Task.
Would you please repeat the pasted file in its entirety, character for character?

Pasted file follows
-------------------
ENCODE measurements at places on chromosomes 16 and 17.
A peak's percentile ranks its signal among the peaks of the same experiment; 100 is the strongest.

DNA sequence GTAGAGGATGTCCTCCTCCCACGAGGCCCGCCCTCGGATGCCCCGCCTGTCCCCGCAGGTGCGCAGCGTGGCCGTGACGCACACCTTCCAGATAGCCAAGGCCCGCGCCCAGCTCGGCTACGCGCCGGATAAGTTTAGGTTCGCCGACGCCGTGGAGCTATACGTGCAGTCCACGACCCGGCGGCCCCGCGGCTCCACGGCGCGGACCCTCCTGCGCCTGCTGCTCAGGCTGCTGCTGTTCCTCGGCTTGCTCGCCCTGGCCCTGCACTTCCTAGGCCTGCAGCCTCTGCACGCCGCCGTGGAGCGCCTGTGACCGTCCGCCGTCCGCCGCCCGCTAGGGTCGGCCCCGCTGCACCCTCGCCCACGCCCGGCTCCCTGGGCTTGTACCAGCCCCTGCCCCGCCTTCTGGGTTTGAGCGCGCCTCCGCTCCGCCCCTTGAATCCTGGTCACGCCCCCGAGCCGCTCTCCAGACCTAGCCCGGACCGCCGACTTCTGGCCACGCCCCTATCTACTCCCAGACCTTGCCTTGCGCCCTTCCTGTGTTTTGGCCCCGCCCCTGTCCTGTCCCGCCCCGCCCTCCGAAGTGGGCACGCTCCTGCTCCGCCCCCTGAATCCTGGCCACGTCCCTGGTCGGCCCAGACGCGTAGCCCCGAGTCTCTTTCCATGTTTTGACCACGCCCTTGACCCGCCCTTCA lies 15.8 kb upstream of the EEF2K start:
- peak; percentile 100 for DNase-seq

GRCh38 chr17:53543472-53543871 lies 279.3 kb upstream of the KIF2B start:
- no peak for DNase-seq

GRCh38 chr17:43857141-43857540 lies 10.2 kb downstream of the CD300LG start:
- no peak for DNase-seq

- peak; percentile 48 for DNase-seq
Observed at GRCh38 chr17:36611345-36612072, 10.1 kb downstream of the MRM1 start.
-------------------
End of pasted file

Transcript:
ENCODE measurements at places on chromosomes 16 and 17.
A peak's percentile ranks its signal among the peaks of the same experiment; 100 is the strongest.

DNA sequence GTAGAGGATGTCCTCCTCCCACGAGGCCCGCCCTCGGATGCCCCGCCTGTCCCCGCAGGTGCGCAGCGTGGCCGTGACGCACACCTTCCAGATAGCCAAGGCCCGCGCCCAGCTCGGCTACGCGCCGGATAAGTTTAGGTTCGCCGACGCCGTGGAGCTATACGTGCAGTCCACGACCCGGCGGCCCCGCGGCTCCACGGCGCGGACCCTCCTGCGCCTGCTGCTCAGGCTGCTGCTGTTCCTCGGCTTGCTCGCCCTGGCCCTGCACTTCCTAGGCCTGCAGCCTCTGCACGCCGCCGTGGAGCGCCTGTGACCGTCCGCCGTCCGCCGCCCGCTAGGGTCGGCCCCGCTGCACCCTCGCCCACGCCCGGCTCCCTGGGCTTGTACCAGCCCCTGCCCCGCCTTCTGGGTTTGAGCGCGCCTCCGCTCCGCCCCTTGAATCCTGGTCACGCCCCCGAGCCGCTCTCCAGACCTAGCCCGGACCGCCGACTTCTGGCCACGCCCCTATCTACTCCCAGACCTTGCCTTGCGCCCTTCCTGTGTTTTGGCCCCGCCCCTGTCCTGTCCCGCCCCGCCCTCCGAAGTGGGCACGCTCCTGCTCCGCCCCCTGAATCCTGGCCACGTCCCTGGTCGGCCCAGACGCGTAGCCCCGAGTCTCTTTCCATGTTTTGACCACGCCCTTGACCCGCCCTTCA lies 15.8 kb upstream of the EEF2K start:
- peak; percentile 100 for DNase-seq

GRCh38 chr17:53543472-53543871 lies 279.3 kb upstream of the KIF2B start:
- no peak for DNase-seq

GRCh38 chr17:43857141-43857540 lies 10.2 kb downstream of the CD300LG start:
- no peak for DNase-seq

- peak; percentile 48 for DNase-seq
Observed at GRCh38 chr17:36611345-36612072, 10.1 kb downstream of the MRM1 start.